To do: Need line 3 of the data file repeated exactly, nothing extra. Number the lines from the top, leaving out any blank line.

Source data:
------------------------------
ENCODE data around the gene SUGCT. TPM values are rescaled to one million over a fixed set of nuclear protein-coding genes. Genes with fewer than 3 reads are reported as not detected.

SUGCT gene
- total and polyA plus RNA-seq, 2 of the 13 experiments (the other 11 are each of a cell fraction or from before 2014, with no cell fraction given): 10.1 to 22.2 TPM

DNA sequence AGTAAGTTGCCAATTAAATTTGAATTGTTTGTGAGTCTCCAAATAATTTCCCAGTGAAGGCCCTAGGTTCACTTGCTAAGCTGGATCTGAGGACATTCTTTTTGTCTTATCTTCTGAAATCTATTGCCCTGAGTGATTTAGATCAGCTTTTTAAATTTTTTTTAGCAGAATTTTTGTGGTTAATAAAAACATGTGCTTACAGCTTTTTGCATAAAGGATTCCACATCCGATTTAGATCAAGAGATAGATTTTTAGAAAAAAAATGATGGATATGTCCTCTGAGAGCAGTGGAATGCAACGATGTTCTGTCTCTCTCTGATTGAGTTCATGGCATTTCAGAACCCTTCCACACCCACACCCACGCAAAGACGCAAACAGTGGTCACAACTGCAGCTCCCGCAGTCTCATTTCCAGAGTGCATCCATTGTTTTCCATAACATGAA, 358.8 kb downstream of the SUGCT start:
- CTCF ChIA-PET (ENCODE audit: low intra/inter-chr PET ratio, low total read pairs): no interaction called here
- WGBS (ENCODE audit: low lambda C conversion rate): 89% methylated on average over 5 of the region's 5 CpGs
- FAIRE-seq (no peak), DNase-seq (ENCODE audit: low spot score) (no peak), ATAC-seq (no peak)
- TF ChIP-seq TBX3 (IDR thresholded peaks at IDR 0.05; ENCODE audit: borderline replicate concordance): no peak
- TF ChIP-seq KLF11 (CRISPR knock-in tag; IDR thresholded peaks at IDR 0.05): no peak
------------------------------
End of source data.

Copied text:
- total and polyA plus RNA-seq, 2 of the 13 experiments (the other 11 are each of a cell fraction or from before 2014, with no cell fraction given): 10.1 to 22.2 TPM